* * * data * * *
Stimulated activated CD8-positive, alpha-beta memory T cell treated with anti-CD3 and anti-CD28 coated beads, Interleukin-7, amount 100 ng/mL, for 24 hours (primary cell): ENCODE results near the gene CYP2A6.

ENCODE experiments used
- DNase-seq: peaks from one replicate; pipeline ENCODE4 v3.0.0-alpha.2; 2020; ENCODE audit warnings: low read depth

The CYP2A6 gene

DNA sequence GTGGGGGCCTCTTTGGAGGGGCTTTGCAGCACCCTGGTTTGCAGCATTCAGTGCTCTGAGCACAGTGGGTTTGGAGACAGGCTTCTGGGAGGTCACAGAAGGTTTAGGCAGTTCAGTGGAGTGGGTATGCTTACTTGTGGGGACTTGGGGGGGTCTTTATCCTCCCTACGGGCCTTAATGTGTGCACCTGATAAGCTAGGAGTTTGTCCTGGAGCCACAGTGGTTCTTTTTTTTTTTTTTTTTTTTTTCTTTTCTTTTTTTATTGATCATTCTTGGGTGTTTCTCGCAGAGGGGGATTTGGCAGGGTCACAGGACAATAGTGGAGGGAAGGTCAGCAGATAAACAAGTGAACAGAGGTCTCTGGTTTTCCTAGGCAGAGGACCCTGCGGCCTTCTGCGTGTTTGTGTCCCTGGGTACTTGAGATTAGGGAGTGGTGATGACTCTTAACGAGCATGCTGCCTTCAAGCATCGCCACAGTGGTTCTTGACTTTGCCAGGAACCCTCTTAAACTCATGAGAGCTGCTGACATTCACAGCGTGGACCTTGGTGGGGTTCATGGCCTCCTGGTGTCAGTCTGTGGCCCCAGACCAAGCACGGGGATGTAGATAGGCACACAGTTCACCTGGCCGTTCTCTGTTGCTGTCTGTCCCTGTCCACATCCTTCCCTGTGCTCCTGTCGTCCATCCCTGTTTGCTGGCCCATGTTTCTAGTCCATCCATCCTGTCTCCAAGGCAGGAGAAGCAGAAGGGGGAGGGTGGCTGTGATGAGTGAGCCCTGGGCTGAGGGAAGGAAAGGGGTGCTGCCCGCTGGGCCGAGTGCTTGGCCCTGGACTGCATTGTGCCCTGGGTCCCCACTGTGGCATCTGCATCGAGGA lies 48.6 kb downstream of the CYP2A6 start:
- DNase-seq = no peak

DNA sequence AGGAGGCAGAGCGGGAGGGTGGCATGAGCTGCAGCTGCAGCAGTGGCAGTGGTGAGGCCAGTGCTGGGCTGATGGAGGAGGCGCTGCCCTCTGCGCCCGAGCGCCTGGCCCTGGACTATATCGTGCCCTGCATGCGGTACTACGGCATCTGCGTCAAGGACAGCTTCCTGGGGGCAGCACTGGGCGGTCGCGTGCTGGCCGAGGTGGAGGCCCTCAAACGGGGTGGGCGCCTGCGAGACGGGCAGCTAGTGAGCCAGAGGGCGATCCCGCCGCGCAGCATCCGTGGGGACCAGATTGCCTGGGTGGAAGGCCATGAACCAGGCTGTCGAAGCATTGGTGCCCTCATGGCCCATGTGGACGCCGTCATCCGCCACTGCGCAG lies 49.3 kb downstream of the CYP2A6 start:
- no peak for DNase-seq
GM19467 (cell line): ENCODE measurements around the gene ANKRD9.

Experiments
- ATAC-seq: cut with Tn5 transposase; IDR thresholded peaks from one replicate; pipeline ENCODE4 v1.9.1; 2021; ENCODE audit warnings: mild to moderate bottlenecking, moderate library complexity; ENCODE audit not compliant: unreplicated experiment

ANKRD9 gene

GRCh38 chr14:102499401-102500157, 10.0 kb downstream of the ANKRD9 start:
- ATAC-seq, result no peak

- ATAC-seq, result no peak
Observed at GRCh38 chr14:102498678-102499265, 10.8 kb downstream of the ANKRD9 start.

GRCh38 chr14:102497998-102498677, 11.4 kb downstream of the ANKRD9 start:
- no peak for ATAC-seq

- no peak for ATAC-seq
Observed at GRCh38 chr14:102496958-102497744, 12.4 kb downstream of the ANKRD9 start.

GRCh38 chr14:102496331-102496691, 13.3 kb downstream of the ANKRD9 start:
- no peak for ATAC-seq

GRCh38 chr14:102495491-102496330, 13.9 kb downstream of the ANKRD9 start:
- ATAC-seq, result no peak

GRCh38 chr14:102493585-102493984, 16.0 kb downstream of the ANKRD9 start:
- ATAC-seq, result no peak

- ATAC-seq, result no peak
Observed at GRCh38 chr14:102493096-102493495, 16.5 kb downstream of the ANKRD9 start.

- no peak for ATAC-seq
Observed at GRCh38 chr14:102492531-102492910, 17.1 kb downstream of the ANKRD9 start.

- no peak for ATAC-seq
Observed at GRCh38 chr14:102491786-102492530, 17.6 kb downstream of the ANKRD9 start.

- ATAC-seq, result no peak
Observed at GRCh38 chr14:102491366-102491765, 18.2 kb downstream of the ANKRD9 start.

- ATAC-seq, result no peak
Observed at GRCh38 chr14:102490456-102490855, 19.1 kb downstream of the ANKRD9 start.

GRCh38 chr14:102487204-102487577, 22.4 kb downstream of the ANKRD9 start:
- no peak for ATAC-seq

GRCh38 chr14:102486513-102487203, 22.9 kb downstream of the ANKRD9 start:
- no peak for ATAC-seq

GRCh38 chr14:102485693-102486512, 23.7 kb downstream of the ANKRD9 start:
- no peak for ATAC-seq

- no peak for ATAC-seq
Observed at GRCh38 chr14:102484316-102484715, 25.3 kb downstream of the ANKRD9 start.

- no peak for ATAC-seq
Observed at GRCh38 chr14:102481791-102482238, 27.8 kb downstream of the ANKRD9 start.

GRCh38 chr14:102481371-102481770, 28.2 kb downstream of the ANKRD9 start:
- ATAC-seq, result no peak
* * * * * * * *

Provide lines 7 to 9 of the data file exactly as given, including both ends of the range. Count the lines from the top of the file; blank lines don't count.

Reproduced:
DNA sequence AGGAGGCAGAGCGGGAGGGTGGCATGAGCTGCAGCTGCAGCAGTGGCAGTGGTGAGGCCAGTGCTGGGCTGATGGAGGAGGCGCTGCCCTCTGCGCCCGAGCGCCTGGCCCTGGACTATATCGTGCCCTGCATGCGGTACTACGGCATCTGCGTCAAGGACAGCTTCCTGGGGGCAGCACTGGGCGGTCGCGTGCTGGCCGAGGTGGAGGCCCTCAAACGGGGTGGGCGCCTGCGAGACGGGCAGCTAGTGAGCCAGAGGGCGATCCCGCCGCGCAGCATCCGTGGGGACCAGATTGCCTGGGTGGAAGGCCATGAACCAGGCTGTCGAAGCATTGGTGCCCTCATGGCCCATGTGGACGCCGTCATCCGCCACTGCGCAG lies 49.3 kb downstream of the CYP2A6 start:
- no peak for DNase-seq
GM19467 (cell line): ENCODE measurements around the gene ANKRD9.